By Jon Winsor Last week, we reported on Mitt Romney taking a "round-Earth position on climate change." Not surprisingly, for certain people, Romney had done the unthinkable: (Of course, Rush has opposed nominees who've won the nomination before--for instance, John McCain last year.) Later, Romney's questioner actually called in to Limbaugh's show, and did an admirable job:
CALLER: ...First of all, I wanted to specify the difference between policy and science... And I specifically quoted from a 2010 National Academy of Sciences report, and two quotes here. The first is, they concluded -- and, by the way, the National Academy of Sciences, as you know, is considered the Supreme Court of science in this country. It was founded in 1863 by Abraham Lincoln, and it's charged with giving the Congress unbiased scientific information. Now, their conclusion was, quote, "A strong, credible body of scientific evidence shows that climate change is occurring, is caused largely by human activities, and poses significant risks for a broad range of human and natural systems." RUSH: Then they've lost all credibility. It's a bogus claim. CALLER: Let me go on. They then went on to say, "Some scientific conclusions or theories have been so thoroughly examined and tested and supported by so many independent observations and results, that their likelihood of subsequently being found wrong is vanishingly small. This is the case for the conclusions that the Earth system is warming and that much of this warming is very likely due to human activities. And then I asked my question, so that's the context of the question. Your response was that there was evidence even in the last year that established this whole premise of manmade global warming is a hoax. RUSH: Right. CALLER: I don't know where you're getting the hoax from, sir. I mean I'm looking at -- RUSH: It's called the University of East Anglia in England and the Hadley Climate Center where they basically made it all up, pure and simple. It's a hoax. There's nothing true about it. END TRANSCRIPT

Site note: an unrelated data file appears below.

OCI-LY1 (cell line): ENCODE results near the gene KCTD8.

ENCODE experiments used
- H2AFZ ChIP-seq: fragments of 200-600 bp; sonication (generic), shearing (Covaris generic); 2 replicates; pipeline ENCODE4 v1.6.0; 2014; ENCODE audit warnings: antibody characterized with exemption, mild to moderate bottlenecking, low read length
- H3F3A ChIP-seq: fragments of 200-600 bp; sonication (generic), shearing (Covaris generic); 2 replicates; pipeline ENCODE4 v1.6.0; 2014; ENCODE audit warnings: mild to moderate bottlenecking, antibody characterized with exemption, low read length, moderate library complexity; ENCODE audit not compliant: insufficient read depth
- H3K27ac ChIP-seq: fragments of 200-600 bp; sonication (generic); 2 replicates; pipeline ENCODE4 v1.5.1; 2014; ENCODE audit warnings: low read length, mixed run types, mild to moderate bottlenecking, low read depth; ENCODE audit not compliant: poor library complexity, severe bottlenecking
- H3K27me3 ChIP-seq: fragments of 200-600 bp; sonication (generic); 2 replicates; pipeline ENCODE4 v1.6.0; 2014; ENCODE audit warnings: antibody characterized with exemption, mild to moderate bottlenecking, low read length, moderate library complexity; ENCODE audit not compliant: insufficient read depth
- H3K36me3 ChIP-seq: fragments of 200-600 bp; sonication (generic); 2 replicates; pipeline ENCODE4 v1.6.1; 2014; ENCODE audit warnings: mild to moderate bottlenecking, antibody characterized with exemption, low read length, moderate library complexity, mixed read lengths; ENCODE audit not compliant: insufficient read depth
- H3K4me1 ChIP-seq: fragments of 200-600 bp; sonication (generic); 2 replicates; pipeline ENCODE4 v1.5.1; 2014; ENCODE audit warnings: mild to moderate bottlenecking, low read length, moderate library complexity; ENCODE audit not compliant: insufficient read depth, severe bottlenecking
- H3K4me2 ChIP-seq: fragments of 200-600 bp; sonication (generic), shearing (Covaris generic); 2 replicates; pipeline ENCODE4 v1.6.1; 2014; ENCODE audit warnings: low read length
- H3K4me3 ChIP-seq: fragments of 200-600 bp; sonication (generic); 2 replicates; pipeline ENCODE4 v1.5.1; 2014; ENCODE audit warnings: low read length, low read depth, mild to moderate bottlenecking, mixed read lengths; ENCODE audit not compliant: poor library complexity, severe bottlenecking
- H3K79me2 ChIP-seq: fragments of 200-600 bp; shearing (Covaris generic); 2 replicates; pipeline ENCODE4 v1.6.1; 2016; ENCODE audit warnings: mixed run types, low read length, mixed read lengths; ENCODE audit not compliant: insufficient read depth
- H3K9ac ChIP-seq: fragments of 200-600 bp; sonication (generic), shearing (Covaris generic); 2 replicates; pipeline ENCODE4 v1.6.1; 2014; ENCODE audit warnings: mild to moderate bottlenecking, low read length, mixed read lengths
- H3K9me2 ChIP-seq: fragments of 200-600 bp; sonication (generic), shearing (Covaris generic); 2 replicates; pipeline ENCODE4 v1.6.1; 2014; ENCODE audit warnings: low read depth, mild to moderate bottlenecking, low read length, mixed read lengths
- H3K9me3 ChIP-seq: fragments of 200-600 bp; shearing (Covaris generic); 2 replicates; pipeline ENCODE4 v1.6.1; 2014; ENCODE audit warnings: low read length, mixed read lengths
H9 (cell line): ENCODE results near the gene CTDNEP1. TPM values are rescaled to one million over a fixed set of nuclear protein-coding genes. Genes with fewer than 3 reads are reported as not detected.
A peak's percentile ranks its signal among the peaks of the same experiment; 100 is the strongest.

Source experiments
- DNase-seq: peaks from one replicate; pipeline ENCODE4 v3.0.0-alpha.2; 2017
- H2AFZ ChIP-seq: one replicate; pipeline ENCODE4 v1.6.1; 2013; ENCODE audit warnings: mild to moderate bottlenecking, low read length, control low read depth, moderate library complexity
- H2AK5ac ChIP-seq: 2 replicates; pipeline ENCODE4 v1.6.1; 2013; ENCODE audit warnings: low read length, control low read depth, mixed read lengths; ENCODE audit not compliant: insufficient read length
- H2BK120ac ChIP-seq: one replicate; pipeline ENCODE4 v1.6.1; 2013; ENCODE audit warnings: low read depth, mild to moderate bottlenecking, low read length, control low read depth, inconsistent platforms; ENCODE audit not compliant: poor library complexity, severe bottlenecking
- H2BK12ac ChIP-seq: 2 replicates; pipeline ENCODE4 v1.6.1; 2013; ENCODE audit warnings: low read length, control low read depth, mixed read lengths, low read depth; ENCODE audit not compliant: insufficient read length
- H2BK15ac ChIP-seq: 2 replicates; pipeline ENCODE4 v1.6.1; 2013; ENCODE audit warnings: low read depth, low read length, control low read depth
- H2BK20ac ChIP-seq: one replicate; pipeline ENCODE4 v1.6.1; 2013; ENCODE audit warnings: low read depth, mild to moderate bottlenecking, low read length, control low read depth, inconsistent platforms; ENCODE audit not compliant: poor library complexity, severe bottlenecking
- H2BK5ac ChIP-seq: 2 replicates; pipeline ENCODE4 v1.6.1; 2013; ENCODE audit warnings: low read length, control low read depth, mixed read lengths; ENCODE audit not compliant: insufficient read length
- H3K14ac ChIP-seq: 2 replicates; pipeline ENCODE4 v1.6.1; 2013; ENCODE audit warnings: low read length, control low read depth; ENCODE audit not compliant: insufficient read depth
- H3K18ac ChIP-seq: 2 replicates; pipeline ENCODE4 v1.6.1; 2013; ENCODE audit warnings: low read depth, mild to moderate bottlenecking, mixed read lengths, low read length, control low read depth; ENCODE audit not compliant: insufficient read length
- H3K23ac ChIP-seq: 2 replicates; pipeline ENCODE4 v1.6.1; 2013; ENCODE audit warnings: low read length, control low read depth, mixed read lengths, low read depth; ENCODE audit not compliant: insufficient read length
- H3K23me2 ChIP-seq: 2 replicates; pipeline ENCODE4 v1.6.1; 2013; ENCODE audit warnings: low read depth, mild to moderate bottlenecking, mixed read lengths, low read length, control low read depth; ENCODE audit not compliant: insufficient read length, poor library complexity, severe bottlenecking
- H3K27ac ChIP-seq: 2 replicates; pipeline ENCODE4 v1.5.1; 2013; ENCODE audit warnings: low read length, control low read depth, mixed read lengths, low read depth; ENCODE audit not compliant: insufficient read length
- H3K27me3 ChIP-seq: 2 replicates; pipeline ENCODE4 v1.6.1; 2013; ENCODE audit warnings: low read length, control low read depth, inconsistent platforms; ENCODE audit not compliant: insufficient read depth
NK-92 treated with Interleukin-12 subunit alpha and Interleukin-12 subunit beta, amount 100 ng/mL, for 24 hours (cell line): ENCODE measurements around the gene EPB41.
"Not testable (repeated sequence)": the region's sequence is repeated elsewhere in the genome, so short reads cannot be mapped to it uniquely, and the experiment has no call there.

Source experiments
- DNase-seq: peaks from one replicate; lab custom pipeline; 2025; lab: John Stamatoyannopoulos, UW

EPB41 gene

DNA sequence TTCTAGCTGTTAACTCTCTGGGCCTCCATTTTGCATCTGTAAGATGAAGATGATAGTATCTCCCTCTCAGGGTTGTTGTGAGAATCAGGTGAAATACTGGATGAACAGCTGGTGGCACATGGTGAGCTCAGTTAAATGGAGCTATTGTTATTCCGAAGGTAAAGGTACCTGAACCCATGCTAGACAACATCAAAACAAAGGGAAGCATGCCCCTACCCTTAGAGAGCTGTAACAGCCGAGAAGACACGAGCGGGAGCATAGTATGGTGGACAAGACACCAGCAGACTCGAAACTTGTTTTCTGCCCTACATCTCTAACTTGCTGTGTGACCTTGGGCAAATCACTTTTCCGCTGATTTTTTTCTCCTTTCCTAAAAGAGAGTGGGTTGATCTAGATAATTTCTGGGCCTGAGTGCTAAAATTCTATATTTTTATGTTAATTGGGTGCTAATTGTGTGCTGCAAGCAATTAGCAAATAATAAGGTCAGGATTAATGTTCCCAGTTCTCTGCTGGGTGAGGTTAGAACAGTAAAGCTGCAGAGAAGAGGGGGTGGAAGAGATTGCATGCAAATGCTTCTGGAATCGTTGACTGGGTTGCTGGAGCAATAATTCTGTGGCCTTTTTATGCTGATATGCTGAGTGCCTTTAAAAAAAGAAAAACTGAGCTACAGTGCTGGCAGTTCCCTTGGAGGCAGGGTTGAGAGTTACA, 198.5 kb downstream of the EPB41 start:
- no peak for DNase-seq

That shouldn't have been the end of the conversation. Every official inquiry that has been made into "Climategate" has exonerated the participants. But it's Limbaugh's mike, right? He can go to a commercial and end the conversation whenever he likes. After the 2008 election, pollster Nate Silver reflected on a heated on-air conversation he had with a radio talk show host over what should have been a simple matter:
Almost uniquely to radio, most of the audience is not even paying attention to you, because most people listen to radio when they're in the process of doing something else. (If they weren't doing something else, they'd be watching TV). They are driving, mowing the lawn, washing the dishes -- and you have to work really hard to sustain their attention. Hence what [David Foster] Wallace refers to as the importance of "stimulating" the listener, an art that Ziegler has mastered. Invariably, the times when Ziegler became really, really angry with me during the interview was when I was not permitting him to be stimulating, but instead asking him specific, banal questions that required specific, banal answers. Those questions would have made for terrible radio! And Ziegler had no idea how to answer them.
Rush Limbaugh is what he says he is, an entertainer. But he's an entertainer that a lot of people listen to, especially people who go to Republican presidential primaries and vote----for or against people like Mitt Romney. So the question becomes, basically, should people vote based on what Rush tells them as he tries to fill the airwaves with exciting content? Or, as the caller points out, should things be based on what dozens of worldwide scientific organizations have concluded, with no dissenters? On the subject of entertainers as policymakers, David Frum put things in a thought-provoking way in an interview last year (he was talking about Fox, but I think what he was saying still applies here):
Republicans originally thought that Fox worked for us and now we're discovering we work for Fox. And this balance here has been completely reversed. The thing that sustains a strong Fox network is the thing that undermines a strong Republican party.